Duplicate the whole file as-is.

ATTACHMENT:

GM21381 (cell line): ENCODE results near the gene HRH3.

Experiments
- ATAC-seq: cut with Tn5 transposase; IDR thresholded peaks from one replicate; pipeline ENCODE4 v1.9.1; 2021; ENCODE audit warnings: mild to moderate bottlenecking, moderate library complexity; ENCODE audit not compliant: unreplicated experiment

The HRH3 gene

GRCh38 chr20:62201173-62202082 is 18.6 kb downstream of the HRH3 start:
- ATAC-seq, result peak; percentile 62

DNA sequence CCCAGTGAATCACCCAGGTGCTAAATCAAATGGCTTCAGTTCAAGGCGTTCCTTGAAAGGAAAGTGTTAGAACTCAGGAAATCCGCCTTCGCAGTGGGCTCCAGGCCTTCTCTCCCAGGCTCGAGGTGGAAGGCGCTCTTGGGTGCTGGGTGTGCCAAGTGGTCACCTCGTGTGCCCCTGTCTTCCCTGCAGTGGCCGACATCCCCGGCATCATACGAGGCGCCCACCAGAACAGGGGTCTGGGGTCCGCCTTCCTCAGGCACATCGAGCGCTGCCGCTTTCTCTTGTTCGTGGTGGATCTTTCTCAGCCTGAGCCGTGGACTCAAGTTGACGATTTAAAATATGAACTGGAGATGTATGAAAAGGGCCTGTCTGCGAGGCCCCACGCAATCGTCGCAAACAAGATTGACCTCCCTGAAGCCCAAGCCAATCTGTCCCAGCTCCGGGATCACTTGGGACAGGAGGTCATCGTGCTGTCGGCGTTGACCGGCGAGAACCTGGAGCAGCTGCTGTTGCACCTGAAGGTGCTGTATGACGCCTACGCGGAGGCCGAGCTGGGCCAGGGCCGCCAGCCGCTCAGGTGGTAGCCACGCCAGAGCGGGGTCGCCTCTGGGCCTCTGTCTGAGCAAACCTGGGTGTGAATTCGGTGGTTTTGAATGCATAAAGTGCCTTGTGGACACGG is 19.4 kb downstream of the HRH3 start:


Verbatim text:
GM21381 (cell line): ENCODE results near the gene HRH3.

Experiments
- ATAC-seq: cut with Tn5 transposase; IDR thresholded peaks from one replicate; pipeline ENCODE4 v1.9.1; 2021; ENCODE audit warnings: mild to moderate bottlenecking, moderate library complexity; ENCODE audit not compliant: unreplicated experiment

The HRH3 gene

GRCh38 chr20:62201173-62202082 is 18.6 kb downstream of the HRH3 start:
- ATAC-seq, result peak; percentile 62

DNA sequence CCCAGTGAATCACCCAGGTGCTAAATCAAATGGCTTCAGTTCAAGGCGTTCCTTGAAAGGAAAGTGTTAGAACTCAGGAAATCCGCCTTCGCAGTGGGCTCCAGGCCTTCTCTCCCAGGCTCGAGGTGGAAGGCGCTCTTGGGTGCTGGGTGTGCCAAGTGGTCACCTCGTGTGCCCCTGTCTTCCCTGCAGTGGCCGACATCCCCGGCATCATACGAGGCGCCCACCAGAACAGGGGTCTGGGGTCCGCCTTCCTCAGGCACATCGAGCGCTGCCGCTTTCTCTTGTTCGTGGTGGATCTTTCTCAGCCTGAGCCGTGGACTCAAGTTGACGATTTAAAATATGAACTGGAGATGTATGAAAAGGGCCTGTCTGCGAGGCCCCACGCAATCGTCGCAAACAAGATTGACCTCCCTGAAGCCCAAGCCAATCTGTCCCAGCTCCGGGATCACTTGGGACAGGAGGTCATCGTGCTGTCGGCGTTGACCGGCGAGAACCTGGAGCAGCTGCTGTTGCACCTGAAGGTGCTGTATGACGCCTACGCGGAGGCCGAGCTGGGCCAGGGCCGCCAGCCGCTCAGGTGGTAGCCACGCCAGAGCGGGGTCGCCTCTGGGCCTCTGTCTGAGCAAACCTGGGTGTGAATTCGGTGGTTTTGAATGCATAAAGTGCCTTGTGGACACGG is 19.4 kb downstream of the HRH3 start: